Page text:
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3.79 of 5 stars 3.79  ·  rating details  ·  1,197 ratings  ·  268 reviews
Revoyr does a remarkable job of conveying [protagonist] Michelle s lost innocence and fear through this accomplished story of family and the dangers of complacency in the face of questionable justice."
--"Publishers Weekly (starred review)"
"Revoyr's fourth novel is a coming-of-age saga in which racism cuts across loyalties between family and friends . . . Gripping and insi
ebook, 178 pages
Published February 8th 2011 by Akashic Books
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At first I thought the author exaggerates the extent of the hatred, racism, and violence in 1974 in Deerhorn, Wisconsin. A town in the Deep South seemed a more appropriate location. But then I started thinking of some mid-westerners I have known even more recently than 1974 who have made me uncomfortable with their vitriolic racist views. If these people were living in a small all-white town, grew up fearful of anyone different from themselves; never left their comfort zone to travel; hated the ...more
Wow--what a powerful story! I am so glad I was led to this book by an independent book store owner. I would not have found this one otherwise.

At first I was confused and thought this book was supposed to be a memoir but later realized it was not and I am glad it was not. The drama in it was sometimes so intense that I had to put it down and take a break. There was so much prejudice and hate it was difficult to stomach but I do realize there are still people like that in this world. Sad but true.
"Wingshooters" is heavy-handed at times, but the depiction of a relationship between a 9-year-old mixed-race girl (Japanese mother, American father) and her grandfather saves the day easily.

There are other novels out there whose stories center around a child's growing realization of the intricacies and malignant power of racism ("To Kill a Mockingbird," anyone?) and Revoyr, whose works I'd never read before, certainly goes for it in a bid to join the club. She mostly succeeds.

Michelle LeBeau's f
At first glance, Wingshooter appears like yet another rendition of the banal plotline in which a young innocent girl comes to learn about race in the US. However, unlike the saccharine feel-good versions that lets white readers always imagine themselves the exception to white supremacist culture (e.g. "The secret life of bees", "The help"), Revoyr's young narrator, Mike, comes to learn of the power, depth and violence of racism, even in the person who loves her best.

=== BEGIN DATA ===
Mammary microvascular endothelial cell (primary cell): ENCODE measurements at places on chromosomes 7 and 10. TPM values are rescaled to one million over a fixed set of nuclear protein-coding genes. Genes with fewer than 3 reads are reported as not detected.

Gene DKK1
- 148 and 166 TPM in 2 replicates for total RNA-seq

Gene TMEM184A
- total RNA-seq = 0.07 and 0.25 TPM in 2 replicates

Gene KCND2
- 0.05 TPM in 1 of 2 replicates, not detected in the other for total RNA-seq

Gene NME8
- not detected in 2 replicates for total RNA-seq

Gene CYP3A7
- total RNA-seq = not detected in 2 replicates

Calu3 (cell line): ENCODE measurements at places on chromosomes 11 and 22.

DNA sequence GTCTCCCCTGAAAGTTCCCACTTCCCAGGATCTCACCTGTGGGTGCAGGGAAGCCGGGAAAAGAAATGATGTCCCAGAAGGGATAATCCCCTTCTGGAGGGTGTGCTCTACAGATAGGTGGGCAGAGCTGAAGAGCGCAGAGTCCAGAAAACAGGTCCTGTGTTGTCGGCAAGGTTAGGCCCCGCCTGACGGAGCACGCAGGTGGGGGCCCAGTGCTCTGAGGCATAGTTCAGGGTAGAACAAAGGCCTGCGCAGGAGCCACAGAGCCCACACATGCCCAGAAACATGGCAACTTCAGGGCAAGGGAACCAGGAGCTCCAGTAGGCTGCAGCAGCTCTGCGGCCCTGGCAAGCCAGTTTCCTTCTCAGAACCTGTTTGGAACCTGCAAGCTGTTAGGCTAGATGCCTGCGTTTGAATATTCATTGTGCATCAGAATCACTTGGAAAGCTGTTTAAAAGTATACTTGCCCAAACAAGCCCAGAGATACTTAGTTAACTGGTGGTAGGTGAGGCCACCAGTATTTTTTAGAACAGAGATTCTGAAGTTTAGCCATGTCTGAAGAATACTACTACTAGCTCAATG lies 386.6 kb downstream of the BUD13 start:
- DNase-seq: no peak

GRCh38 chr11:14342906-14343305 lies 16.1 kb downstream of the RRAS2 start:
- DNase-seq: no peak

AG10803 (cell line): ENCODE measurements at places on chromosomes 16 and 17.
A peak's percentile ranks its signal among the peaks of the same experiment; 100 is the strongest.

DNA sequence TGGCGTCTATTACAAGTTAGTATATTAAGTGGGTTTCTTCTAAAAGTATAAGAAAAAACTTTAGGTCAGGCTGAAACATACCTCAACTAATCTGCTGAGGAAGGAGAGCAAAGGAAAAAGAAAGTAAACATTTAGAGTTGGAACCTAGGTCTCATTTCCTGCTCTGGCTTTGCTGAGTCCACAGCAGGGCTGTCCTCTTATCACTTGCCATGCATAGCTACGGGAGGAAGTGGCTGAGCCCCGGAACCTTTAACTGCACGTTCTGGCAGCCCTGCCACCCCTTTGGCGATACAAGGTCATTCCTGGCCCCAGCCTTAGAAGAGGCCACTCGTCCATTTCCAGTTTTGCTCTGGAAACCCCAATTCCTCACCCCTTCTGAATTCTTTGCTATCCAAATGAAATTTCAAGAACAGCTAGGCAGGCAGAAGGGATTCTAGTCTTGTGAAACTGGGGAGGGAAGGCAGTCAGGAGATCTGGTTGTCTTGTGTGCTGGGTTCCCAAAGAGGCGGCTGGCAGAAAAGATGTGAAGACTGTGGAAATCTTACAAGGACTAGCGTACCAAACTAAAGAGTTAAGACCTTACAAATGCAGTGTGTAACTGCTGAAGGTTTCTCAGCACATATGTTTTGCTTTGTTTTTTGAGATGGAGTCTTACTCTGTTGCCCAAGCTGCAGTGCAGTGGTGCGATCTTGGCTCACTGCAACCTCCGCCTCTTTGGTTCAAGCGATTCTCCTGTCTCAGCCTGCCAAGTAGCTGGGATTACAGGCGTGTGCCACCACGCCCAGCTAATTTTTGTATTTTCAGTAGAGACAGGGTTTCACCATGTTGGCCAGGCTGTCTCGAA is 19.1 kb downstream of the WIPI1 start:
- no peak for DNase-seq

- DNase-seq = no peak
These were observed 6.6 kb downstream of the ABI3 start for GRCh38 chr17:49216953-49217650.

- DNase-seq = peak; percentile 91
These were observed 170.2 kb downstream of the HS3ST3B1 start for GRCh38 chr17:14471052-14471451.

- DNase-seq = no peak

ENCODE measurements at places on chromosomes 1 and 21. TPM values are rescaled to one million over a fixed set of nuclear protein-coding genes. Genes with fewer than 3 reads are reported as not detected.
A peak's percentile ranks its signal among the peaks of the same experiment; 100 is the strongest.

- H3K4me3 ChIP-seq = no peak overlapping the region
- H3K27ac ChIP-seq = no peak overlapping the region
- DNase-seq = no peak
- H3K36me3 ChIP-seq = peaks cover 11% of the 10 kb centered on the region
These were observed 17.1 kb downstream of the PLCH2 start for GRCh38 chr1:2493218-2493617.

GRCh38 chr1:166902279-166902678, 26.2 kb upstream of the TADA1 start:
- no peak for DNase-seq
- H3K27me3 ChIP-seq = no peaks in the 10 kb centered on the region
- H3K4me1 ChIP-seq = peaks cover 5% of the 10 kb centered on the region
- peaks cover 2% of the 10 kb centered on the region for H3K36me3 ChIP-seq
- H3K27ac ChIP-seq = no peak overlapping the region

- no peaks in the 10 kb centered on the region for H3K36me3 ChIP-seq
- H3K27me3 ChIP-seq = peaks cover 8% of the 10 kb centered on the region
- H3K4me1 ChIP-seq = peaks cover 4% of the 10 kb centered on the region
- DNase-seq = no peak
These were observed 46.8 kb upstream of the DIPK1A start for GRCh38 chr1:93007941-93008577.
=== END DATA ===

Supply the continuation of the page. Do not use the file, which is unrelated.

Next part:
Reyvor has created a compelli
One of the blurbs I read about this book says it's a northern version of "To Kill A Mockingbird". As I read the book, I thought the author was trying to make as serious a statement on race relations. But the story left me wanting. All of the major characters felt like cardboard cutouts. Their actions were presented to the reader, with little attempt at showing the motivations for those actions. I understand that the main reason for that is the reader is supposed to be viewing people through the ...more
In the 1970’s in the north, our country often represented a Caucasian demographic. As time progressed, African Americans migrated into the north, mainly to cities but eventually to suburbs and rural areas. The story of Wingshooters is narrated by Michelle, an eight year old child and chronicles the events that occurred after a black couple moves into a rural Wisconsin town. Mrs. Garrett, the wife takes a job in a local medical clinic as a nurse while Mr. Garrett begins as a substitute teacher at ...more
Nick Schroeder
It was good. Read in two days, actually about 28 hours. Terrible how work interferes with the really important things in life. Quick, easy read but that doesn't mean it's an easy book. Michelle is a nine-year-old living in world full of contradictions, e.g. a caring and loving grandfather who is a bigot and the definition of provincial. I recently read Téa Obreht's The Tiger's Wife and that dealt with stories, public and private, and I think Wingshooters does that nicely also. What face (story) ...more
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Jason Pettus
(Reprinted from the Chicago Center for Literature and Photography []. I am the original author of this essay, as well as the owner of CCLaP; it is not being reprinted illegally.)

While it's easy to see what former Lambda Award winner Nina Revoyr was going for in Wingshooters, the latest from our friends at Akashic Books -- namely, to revisit the territory covered by Harper Lee's To Kill a Mockingbird, but this time from the perspective of 1970s Wisconsin instead of 1930s Alabama --
Amy M
My first 5 star rating of 2012. This book simply blew me away. It's not one of those fast-moving, can't-put-down kinds of stories, but it is deeply emotional and powerful. Revoyr perfectly captures the voice of Michelle ("Mike"), a 9-year old Japanese-American girl living with her paternal grandparents in rural Wisconsin in the early 1970s. Although a racist & bigot, Michelle's grandfather loves her more than anything or anyone in the world, and she in turn adores him, despite recognizing th ...more
Jun 19, 2011 Yasmin rated it 4 of 5 stars  ·  review of another edition